The Pros And Cons Of The Witchcraft Law

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This panic sparked the creation of several new anti-witch laws that allow for crimen exceptum which is when someone is judged guilty before their guilt is proven. Elias Slattery of the University of Virginia argues, “By choosing to give their souls over to the devil witches had committed crimes against man and against God. The gravity of this double crime classified witchcraft as crimen exceptum, and allowed the suspension of normal rules of evidence in order to punish the guilty.” These new anti-witchcraft laws started in 1484 with Pope Innocent VIII’s papal bull Summis desiderantes affectibus in which he spoke out against witchcraft in fear that it could compromise the Catholic faith. Within Summis desiderantes affectibus, Pope Innocent …show more content…
This law states that whenever someone causes trouble or harm to others through the use of witchcraft, they should be punished with death, specifically death by fire. What makes the Witchcraft Law in 1532 so unique, however, is that it contains a separate provision that says if someone uses witchcraft and does not cause trouble or harm to others, they are not punished with death, but instead their punishment is left to the discretion of the court trying the individual. For some countries, witchcraft became a statutory crime such as in England in 1542 and Scotland in 1563. But both were repealed by the British Parliament following the end of the witch craze in …show more content…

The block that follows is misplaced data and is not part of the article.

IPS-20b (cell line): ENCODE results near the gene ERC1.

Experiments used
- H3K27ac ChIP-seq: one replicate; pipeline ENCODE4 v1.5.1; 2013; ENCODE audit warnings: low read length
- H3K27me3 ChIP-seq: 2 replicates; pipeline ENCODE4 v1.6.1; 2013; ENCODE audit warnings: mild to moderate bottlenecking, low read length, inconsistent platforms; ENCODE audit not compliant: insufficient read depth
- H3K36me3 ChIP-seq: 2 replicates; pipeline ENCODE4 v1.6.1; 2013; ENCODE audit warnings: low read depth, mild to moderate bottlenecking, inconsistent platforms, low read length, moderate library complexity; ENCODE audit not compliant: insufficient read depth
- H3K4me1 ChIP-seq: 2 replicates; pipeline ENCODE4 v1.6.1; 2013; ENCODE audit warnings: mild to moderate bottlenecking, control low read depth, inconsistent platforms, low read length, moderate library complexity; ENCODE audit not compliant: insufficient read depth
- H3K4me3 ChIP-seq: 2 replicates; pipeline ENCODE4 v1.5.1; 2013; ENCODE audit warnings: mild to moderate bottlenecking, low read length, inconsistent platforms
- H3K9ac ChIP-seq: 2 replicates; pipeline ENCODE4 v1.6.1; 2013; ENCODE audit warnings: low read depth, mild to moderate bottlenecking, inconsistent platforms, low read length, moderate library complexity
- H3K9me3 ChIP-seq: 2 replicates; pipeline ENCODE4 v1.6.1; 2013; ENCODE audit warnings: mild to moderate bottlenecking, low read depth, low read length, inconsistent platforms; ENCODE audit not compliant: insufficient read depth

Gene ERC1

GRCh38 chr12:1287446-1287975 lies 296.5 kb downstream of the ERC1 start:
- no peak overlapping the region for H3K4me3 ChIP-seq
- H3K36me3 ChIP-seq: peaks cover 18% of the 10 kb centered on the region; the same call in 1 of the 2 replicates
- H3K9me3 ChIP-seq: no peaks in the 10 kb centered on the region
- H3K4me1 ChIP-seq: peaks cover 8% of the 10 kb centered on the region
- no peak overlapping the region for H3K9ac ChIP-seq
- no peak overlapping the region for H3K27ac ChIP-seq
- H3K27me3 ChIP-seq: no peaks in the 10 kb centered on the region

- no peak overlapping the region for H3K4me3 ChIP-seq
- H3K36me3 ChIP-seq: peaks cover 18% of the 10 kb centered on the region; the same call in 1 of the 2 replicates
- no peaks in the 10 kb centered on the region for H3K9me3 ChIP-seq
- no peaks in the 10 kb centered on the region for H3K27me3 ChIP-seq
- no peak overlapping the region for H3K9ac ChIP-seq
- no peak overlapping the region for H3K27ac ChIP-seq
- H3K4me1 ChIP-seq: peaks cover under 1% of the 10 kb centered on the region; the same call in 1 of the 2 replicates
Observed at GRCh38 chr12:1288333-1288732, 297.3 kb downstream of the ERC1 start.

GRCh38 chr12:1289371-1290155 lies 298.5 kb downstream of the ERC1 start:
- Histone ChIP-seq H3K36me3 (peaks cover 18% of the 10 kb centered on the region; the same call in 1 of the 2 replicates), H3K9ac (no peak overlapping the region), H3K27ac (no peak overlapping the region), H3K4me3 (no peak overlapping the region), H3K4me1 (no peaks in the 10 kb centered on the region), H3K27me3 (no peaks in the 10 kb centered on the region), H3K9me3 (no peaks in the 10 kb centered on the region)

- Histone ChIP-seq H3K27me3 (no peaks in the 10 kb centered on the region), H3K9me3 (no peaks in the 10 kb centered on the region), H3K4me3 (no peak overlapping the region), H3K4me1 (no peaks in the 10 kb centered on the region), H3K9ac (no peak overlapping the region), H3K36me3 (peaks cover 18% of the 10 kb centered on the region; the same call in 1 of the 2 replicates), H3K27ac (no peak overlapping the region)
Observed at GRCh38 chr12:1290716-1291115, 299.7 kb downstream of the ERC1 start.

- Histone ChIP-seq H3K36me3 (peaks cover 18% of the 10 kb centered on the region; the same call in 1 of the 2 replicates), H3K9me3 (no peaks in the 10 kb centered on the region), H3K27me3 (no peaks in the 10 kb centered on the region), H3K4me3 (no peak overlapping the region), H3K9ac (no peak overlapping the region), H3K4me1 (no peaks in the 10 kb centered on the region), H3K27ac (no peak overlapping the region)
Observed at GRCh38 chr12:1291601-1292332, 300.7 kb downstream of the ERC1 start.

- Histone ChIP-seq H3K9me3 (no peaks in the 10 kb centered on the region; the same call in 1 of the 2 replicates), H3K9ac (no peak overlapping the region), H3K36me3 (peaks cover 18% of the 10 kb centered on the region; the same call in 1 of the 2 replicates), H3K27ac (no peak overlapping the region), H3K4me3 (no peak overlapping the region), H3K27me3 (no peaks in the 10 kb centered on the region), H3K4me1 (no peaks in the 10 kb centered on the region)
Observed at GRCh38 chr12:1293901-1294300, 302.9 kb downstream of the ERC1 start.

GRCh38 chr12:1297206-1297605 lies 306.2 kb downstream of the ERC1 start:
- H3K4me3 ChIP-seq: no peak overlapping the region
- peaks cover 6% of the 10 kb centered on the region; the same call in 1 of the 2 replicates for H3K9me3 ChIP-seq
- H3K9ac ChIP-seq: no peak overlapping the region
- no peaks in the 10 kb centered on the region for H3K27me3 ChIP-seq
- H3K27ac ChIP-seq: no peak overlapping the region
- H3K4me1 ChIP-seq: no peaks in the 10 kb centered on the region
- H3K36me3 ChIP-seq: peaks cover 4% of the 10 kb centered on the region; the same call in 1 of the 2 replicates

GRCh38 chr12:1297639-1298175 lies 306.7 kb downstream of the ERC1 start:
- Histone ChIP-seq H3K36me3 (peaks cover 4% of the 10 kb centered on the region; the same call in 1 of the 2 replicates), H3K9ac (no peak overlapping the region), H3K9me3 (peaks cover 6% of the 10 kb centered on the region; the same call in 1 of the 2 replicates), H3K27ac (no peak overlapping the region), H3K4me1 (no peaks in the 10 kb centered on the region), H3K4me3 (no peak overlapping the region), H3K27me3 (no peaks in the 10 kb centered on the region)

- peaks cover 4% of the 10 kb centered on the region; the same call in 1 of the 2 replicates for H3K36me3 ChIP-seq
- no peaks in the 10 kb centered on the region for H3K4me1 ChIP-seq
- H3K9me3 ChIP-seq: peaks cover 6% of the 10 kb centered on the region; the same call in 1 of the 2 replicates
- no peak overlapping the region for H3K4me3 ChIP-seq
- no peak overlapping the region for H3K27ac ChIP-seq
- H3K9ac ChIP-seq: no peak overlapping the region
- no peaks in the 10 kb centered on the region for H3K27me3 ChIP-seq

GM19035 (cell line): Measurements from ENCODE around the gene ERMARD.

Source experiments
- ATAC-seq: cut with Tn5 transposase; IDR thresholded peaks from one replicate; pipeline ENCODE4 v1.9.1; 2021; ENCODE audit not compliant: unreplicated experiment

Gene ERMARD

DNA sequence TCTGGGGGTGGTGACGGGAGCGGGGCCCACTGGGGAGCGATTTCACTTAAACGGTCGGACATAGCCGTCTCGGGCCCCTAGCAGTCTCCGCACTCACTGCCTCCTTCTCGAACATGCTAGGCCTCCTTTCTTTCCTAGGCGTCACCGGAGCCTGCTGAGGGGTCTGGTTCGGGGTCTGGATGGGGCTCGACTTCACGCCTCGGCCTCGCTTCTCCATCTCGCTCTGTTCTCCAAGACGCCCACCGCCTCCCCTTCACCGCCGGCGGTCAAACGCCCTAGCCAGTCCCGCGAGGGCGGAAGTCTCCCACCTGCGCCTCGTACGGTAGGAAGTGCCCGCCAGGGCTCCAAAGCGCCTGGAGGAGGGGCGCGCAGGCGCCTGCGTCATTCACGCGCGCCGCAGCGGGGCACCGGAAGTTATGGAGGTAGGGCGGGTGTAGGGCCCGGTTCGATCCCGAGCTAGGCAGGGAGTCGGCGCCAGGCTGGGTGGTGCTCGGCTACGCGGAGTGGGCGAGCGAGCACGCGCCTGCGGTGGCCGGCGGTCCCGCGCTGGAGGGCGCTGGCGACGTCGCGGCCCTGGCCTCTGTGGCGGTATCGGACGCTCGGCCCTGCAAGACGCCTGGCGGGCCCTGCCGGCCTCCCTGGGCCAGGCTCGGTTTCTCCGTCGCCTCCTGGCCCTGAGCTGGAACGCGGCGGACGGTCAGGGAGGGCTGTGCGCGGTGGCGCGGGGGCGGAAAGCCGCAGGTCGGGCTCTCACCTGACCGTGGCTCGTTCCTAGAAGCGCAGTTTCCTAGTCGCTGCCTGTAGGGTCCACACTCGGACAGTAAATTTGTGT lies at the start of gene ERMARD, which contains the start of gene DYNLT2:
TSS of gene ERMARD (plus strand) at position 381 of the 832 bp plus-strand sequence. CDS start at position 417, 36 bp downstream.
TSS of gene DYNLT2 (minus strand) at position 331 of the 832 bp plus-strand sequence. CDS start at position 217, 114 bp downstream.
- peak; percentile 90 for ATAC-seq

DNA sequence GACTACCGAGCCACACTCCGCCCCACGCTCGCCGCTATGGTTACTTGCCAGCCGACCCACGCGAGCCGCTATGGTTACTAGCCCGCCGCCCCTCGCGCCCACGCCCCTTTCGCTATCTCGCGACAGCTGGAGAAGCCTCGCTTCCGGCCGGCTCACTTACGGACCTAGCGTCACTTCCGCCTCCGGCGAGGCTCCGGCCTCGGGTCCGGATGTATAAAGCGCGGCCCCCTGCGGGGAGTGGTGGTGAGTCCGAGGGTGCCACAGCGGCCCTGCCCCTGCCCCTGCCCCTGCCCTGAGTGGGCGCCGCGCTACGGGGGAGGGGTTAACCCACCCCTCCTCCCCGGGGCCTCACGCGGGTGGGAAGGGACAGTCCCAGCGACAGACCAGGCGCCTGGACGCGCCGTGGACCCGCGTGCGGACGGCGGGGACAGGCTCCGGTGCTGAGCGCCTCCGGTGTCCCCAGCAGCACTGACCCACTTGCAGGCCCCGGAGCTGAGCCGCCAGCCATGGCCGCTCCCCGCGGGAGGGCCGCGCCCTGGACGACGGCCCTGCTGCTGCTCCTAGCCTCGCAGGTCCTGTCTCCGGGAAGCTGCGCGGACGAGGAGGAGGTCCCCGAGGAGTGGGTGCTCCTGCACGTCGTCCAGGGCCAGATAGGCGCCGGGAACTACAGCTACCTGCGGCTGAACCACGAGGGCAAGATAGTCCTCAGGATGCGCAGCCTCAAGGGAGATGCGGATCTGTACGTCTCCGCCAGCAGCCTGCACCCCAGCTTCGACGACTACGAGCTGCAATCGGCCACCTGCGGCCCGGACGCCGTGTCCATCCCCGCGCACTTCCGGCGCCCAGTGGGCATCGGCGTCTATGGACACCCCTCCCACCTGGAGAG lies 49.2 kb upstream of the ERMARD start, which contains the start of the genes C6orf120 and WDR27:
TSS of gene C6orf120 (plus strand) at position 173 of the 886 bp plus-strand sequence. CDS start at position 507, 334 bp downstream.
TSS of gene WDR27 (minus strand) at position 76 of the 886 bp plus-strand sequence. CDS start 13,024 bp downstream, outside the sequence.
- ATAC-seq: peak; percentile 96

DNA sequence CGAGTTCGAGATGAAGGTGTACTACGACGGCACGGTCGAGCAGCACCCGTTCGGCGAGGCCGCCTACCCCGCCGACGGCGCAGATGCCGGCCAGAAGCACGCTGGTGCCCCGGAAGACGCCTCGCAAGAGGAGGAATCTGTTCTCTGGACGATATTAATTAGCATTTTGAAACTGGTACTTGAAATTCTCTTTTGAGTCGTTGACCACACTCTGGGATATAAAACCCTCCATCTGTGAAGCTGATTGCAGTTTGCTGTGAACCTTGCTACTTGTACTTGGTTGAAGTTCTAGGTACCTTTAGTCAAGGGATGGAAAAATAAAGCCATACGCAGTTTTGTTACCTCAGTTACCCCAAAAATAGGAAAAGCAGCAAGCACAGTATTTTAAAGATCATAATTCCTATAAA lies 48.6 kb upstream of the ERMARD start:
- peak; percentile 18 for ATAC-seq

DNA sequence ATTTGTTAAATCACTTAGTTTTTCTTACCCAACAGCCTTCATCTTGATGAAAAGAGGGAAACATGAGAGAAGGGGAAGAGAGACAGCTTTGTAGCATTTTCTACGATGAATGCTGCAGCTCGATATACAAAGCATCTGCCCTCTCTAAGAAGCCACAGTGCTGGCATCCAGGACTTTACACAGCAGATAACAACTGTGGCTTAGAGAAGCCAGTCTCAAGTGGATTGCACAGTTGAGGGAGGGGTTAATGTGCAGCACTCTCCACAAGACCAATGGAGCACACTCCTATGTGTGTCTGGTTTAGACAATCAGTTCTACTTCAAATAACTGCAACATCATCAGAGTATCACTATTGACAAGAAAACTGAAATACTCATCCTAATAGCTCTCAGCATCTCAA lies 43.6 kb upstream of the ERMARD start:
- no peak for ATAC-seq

The Catholic Church began making attempts to suppress all forms of magic, which Edward Bever described as “the prosecution of witches for malevolent attacks and diabolical associations was just one front in a wider campaign to suppress all forms of magic and, indeed, all popular practices deemed improper by the governing and religious elite.” Bever describes this campaign from the Catholic Church as a combination of state, church, and the local community to get rid of all unwanted practices, practitioners, behaviors, and experiences. But Bever ultimately takes an economic approach of the witch craze claiming that the peak of witchcraft trials in the late sixteenth to the early seventeenth century was due to what he calls the “scissors effect”, which is a steadily rising population and only limited amounts of resources. With more and more people to supply and fewer things to supply them with, people panicked and needed a way to

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